If the upload was successful and your power supply is on, the first floppy drive you connected should play a little four-note startup sound anytime the Arduino is reset.
Now download the MoppyControlGUI zip file from the same GitHub page, unzip it somewhere convenient, and run the appropriate MoppyControlGUI executable from the bin folder (e.g. *.bat if you’re on Windows). Select the checkbox under Network Bridges that corresponds to the serial port your Arduino is associated with; the Arduino should reset and will display as a device on the right side of the window.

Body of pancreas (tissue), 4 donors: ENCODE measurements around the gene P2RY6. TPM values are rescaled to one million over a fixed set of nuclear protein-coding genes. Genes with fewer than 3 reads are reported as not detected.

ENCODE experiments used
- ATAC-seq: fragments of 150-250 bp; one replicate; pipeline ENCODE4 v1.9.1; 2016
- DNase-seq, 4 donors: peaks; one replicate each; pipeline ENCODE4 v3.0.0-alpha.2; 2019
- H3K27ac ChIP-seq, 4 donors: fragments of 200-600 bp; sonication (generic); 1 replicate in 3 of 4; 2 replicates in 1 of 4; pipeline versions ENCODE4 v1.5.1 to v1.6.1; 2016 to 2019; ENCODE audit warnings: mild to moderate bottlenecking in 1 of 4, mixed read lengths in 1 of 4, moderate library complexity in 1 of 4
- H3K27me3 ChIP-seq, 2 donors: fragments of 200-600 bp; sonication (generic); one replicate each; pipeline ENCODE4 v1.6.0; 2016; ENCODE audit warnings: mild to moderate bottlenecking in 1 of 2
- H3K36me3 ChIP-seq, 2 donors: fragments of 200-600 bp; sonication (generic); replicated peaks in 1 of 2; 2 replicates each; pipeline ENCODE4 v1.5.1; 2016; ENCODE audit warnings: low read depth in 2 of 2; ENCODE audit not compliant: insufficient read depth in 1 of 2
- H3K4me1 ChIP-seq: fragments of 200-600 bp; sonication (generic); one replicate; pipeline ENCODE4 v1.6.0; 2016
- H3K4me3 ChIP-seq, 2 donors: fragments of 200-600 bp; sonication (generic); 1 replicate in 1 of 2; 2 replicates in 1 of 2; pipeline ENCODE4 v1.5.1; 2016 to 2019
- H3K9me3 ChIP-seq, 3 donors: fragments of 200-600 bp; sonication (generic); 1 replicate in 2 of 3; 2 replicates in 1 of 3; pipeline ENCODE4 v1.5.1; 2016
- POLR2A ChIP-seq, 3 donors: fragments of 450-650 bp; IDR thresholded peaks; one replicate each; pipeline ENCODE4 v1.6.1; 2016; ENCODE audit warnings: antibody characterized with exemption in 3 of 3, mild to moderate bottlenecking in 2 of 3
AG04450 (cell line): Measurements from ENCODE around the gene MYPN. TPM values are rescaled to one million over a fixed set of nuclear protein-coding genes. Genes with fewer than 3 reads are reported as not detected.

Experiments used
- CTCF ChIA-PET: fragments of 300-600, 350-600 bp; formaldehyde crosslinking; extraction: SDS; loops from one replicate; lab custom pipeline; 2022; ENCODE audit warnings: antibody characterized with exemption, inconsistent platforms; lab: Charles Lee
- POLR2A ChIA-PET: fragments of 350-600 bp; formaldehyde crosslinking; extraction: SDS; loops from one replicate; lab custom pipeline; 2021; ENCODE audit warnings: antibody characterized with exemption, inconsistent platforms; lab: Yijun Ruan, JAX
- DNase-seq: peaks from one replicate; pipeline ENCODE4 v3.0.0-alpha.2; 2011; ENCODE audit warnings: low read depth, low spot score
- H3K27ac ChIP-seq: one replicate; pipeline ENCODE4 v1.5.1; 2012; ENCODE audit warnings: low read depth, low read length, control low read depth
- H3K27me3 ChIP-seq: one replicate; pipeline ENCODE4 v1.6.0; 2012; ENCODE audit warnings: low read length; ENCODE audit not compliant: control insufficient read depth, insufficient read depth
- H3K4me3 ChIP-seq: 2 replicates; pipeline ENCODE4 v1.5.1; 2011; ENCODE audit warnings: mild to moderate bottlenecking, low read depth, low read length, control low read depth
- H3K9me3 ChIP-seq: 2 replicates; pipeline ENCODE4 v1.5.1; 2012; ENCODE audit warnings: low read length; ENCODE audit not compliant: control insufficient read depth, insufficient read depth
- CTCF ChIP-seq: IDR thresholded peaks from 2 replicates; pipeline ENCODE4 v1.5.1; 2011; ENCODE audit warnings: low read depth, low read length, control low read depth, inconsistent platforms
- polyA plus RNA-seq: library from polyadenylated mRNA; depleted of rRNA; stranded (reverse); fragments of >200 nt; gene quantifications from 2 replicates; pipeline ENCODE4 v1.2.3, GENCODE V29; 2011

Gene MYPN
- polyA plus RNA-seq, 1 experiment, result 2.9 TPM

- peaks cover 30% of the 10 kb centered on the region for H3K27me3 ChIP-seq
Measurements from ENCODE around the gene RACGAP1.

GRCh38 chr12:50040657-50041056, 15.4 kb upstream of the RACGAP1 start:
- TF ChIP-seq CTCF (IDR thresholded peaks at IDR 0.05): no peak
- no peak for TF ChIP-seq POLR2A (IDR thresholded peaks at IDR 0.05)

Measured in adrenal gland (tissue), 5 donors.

Click “Load File” to load one of the included MIDIs from the samplesongs folder, then press the play button!
Now that you’ve got at least one musical floppy drive, consider adding more to your orchestra! Try mounting your drives on something aesthetically or acoustically pleasing (maybe with some RGB LEDs). Play around a bit with different mapping settings in the lower section of the MoppyControlGUI application, and try looking for some additional MIDI files on the internet to play.
If you’re feeling especially crafty, this setup is adaptable for playing other stepper motor devices, or playing relays, for a computer-hardware percussion section. The software is all open source too, so any customizations are only a fork away.